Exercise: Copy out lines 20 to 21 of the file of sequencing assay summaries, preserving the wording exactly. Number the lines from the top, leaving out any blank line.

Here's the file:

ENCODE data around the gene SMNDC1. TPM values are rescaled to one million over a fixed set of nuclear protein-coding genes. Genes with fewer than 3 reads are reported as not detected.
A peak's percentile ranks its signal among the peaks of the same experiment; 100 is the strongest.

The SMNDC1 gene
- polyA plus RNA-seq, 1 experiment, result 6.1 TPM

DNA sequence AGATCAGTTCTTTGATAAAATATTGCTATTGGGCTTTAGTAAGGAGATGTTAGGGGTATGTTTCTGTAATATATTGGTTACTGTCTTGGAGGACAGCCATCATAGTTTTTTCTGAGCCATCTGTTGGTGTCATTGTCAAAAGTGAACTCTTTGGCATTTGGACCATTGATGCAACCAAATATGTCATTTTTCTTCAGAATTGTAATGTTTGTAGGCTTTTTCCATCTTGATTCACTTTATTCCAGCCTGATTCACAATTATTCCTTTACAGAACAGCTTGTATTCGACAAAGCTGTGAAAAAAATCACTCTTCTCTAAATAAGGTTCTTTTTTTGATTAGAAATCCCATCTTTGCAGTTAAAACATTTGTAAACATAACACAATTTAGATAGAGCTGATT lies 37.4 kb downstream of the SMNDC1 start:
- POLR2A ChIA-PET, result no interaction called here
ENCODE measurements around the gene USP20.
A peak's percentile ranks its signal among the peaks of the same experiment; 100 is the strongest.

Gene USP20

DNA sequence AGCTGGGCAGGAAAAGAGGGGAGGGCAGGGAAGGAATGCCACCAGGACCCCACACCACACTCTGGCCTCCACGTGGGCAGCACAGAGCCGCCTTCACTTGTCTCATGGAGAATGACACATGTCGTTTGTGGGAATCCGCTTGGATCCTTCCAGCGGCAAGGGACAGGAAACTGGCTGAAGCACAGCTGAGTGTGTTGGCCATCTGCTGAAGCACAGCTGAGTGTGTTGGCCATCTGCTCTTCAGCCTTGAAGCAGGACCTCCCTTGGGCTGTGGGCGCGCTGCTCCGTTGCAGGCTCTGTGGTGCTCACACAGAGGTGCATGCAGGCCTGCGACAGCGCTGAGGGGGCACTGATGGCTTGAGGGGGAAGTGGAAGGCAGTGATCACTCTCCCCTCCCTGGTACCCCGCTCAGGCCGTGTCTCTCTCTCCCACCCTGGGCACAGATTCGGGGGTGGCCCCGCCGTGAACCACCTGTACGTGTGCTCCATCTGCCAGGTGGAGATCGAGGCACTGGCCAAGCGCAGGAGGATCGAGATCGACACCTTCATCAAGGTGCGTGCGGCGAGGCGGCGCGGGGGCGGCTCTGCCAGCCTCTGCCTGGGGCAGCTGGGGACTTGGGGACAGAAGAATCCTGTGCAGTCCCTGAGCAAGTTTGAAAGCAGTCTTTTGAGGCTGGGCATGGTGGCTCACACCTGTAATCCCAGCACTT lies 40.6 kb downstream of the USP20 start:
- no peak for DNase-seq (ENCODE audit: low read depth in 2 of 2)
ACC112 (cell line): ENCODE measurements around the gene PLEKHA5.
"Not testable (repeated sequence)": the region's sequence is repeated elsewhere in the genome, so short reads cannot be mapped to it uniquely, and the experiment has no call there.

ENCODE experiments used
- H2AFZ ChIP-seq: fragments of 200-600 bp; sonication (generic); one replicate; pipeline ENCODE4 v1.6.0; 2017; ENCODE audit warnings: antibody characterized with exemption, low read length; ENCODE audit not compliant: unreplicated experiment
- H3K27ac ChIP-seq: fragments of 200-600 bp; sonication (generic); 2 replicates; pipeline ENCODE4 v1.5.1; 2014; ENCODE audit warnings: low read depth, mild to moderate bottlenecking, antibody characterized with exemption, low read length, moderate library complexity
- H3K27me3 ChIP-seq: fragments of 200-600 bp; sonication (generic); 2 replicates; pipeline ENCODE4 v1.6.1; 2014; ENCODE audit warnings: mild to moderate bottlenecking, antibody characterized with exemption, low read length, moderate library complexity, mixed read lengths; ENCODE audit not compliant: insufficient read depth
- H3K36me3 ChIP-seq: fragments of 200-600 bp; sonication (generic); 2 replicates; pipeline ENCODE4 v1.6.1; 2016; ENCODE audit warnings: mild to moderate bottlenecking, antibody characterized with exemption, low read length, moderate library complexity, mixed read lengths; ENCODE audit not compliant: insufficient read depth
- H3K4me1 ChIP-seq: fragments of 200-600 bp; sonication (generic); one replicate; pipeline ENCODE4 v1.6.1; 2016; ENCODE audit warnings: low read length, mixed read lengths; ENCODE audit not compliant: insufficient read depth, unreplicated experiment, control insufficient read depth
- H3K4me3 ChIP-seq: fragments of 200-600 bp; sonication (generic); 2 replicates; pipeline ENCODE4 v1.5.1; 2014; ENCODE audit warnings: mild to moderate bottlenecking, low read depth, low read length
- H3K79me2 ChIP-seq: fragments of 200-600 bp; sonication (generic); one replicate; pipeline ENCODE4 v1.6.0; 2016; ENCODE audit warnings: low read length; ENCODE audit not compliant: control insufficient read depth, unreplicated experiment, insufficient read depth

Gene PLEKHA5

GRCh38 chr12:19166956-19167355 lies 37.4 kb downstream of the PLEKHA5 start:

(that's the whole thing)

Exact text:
- H3K4me3 ChIP-seq: fragments of 200-600 bp; sonication (generic); 2 replicates; pipeline ENCODE4 v1.5.1; 2014; ENCODE audit warnings: mild to moderate bottlenecking, low read depth, low read length
- H3K79me2 ChIP-seq: fragments of 200-600 bp; sonication (generic); one replicate; pipeline ENCODE4 v1.6.0; 2016; ENCODE audit warnings: low read length; ENCODE audit not compliant: control insufficient read depth, unreplicated experiment, insufficient read depth